Although Stricklett, the agreed-upon vocational rehabilitation expert, attempted to find data to perform an analysis of loss of earning capacity in Chilpancingo, she was ultimately unable to do so. She could not perform a permanent loss of earning power analysis due to a lack of reliable foundational information customarily used to make the assessment. Long, Visoso's rebuttal expert, experienced similar problems. Neither expert had previously attempted to perform a loss of earning power analysis in Mexico, so neither had the base of knowledge they had in Nebraska. They both had to rely on Internet resources that could not be verified, and neither attempted to contact employers in Mexico by telephone.

Based on the lack of sufficient information and reliable data, the compensation court determined there was no foundation to render an opinion regarding loss of earning power for the hub community of Chilpancingo. We agree; however, this does not end the analysis of Visoso's loss of earning capacity.

[17] This court has addressed which community to use as the hub community when an injured employee relocates to a new location for a legitimate purpose. See Giboo v. Certified Transmission Rebuilders, 275 Neb. 369, 746 N.W.2d 362 (2008). We have recognized that either the community where the injury occurred or the community where the employee has moved can serve as the hub community to establish loss of earning power. If a claimant in good faith relocates to a new community, the new community may serve as the hub community from which to assess the claimant's loss of earning power. See Money v. Tyrrell Flowers, 275 Neb. 602, 748 N.W.2d 49 (2008).

[18] In Money, the employee moved from the Lincoln, Nebraska, area to the smaller community of Table Rock, Nebraska. The employer claimed that the employee should have to prove loss of earning capacity in both the Lincoln and Table Rock areas. We stated that "the first step in identifying the relevant labor market for assessing a worker's loss of earning power is to determine whether the hub is where the injury occurred, or where the claimant resided when the injury occurred, or where the claimant resided at the time of the hearing." Id. at 611, 748 N.W.2d at 59. We concluded that because the employee's move was for a legitimate purpose as determined by the compensation court, her hub community was Table Rock and not Lincoln.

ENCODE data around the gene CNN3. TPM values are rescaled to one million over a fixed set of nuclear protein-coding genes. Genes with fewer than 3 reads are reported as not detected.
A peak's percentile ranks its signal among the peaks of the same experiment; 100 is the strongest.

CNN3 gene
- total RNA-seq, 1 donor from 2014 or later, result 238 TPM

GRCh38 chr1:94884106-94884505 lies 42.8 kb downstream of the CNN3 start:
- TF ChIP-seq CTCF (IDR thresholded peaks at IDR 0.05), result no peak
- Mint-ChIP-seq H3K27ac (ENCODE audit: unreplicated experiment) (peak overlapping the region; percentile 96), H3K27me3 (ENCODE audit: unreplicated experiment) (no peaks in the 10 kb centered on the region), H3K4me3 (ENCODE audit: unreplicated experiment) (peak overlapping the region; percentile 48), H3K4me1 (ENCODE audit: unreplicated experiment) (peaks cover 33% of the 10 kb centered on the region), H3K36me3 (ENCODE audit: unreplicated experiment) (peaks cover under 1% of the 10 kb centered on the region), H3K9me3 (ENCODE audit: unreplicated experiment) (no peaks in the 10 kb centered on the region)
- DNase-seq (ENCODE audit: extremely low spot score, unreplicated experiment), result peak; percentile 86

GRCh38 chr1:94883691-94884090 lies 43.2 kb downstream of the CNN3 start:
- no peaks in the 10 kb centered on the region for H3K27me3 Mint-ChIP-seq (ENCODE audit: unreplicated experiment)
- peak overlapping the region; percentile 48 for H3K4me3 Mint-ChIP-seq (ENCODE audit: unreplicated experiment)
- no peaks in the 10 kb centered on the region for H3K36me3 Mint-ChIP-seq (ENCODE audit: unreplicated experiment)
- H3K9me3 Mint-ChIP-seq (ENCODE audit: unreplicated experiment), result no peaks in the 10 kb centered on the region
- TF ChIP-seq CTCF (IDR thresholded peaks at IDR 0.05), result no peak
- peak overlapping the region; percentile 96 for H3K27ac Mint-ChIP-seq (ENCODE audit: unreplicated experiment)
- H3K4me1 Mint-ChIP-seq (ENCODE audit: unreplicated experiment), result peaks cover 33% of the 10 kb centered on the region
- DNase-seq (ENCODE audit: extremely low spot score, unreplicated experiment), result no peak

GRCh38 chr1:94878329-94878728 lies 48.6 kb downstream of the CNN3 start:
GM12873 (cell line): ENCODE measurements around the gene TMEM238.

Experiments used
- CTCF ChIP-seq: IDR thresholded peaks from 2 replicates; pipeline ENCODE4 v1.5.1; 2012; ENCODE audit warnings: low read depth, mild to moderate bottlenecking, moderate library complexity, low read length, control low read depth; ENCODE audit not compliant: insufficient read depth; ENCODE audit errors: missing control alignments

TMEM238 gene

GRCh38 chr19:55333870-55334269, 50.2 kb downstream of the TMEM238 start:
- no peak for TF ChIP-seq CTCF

In Giboo, supra, we confronted the question of what market to use to measure earning capacity when an employee, after suffering an injury while living and working in one community, relocates to a new community with fewer employment opportunities. The employer urged the court to adopt a rule that would include both the market where the injury occurred and any new market where the employee relocates as hub communities. Having surveyed the various approaches other jurisdictions used to identify the hub community, we concluded that the best rule was one which regarded the employee's new community as the hub community, provided that the move was made for legitimate reasons. This was the hub community used by the court in the case at bar.

Giboo did not address whether the place of the injury could be used as the hub community if no reliable data was available regarding the place where the employee has moved.

Courts and commentators uniformly agree that a "labor market" does not refer to a single community, but encompasses employment opportunities within a reasonable geographic area. It would seem, therefore, that the first step in identifying a labor market is to identify "the hub from which the spokes of a 'reasonable geographic area' radiate, whether it [is] from the place the injury occurred, the place the claimant resided at the time the injury occurred, or the place the claimant resides at the time of [the workers' compensation] hearing."

Id. at 375, 746 N.W.2d at 368. Giboo required the employee to show loss of earning capacity based only on the new location where the employee lived at the time of the hearing. However, we did not conclude that such location would be the only location allowed to show loss of earning capacity.

[19] The Act is designed to compensate an injured worker for the loss of earning capacity caused by the injury. Powell v. Estate Gardeners, 275 Neb. 287, 745 N.W.2d 917 (2008). As a general rule, the Act should be construed to accomplish its beneficent purposes. Becerra v. United Parcel Service, 284 Neb. 414, 822 N.W.2d 327 (2012). Undocumented workers are eligible for permanent total disability payments, and a vocational specialist can use market surveys to determine the employee's loss of access to jobs in a labor market based on the employee's postinjury physical restrictions and vocational impediments. See Moyera v. Quality Pork Internat., 284 Neb. 963, ___ N.W.2d ___ (2013). When an undocumented worker in good faith returns to his or her country of origin, the workers' compensation court in assessing the worker's permanent impairment of earning capacity should initially determine which location is the proper hub community.